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It was 1983 when Iron Maiden released their fourth album, Piece of Mind. Up until this point, Maiden were undeniably one of the better bands to come out of the NWOBHM movement, with their strong bass-heavy rhythms, their harmonized guitar tag team, and a powerful vocalist to lead the way. But it was with Piece of Mind that they really stepped up to the plate and cemented their status as “Legendary.” For it was with PoM that they really upped their “epicness,” so to speak, with even more of the band’s great songwriting and the best lyrics in the business.
There’s little point in going over most of these songs, as everyone knows them already. Anthems like “The Trooper,” “Flight of Icarus,” and “Where Eagles Dare” have been staples in the band’s live show for decades, featuring all the elements that people look for in this band. Soaring vocals, melodic solo duels, an unconquerable sense of harmony: these things a good Maiden album make. This is the first album with the so-called classic line-up, with drummer Nicko McBrain the last to be recruited in replacement of Clive Burr. His addition is welcome, and everyone else has improved over the last album, most notably Bruce Dickinson vocally and Steve Harris (whose bass is not overwhelming as on their previous album).
One particular aspect of this album that I find important is the heightened emphasis on lyrical storytelling, an aspect that would become standard on Maiden’s future albums. Not that they couldn’t tell a good story before: songs like “Prodigal Son,” “Hallowed Be Thy Name,” and “Phantom of the Opera” prove they always could. But it’s here that every song gets equal treatment. From the somber tale featured in “Revelations” (the spiritual successor to “Prodigal Son” musically), the chilling and oft overlooked “Still Life,” the wartorn “The Trooper” and the epic “To Tame a Land,” Piece of Mind features some of the band’s most compelling lyrics, brought home true and direct by the mighty voice of Bruce Dickinson.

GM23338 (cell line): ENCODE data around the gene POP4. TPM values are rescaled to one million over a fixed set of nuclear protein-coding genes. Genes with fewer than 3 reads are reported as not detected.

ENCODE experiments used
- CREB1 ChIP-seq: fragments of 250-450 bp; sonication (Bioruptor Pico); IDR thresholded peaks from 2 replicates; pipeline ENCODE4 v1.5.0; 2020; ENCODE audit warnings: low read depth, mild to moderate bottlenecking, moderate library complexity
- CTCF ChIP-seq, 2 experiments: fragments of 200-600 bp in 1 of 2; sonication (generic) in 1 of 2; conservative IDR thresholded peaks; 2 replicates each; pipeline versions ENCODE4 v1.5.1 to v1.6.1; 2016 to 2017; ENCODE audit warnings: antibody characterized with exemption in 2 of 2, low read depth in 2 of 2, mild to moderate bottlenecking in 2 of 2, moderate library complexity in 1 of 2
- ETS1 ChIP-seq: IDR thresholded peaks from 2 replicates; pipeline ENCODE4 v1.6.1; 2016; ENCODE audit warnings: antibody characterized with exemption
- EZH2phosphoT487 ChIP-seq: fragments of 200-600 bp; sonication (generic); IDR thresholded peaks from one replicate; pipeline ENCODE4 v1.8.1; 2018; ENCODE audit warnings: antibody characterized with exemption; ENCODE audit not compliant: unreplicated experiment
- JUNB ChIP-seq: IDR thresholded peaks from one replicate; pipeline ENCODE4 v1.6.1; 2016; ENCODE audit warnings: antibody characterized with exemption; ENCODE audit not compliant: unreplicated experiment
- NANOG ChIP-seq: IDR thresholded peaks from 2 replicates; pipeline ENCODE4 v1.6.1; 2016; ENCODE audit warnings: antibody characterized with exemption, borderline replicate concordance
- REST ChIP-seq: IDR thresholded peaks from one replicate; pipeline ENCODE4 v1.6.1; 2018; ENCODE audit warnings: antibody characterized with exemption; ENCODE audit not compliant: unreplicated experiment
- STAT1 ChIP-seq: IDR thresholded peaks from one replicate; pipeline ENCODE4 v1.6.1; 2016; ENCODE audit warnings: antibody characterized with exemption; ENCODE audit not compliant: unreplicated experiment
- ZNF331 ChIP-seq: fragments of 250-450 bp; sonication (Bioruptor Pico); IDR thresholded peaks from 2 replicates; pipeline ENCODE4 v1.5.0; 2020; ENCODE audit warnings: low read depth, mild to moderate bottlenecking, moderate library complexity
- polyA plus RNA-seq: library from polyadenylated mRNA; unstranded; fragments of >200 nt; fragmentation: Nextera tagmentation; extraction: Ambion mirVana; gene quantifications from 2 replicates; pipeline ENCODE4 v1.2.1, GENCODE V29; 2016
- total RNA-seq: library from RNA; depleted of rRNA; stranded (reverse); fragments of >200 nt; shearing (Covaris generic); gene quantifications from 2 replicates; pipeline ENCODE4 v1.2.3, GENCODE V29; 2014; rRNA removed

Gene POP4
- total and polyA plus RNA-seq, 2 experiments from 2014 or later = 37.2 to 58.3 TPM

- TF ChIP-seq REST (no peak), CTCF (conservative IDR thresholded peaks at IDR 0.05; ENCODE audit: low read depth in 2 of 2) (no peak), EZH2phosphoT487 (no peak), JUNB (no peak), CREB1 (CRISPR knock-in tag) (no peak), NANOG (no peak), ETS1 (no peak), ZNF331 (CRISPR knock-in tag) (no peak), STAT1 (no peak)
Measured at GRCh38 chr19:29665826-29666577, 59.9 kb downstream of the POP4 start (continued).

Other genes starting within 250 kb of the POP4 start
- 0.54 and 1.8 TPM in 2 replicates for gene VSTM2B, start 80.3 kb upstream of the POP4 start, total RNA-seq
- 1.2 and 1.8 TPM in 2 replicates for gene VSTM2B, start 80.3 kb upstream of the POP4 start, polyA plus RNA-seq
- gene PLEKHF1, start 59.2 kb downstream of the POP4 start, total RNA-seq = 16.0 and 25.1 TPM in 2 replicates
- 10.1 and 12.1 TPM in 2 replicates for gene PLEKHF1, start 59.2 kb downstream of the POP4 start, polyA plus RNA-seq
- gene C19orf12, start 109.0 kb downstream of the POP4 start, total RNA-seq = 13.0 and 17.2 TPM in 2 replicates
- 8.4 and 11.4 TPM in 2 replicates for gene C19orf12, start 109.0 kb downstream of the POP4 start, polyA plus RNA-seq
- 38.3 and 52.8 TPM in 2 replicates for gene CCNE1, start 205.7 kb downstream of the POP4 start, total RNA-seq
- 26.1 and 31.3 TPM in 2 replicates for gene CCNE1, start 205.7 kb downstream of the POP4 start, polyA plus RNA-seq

And with not a weak song (though both “Quest of Fire” and “Sun and Steel” always come off as filler material, they’re actually much more interesting than some of their past filler tracks (like "Gangland" for instance). And it’s not like either are long enough to get boring….) on the album, PoM is one of the more potent examples of Iron Maiden’s always having been a more consistent band than Judas Priest. A must-own, but then again, most people reading this probably already do.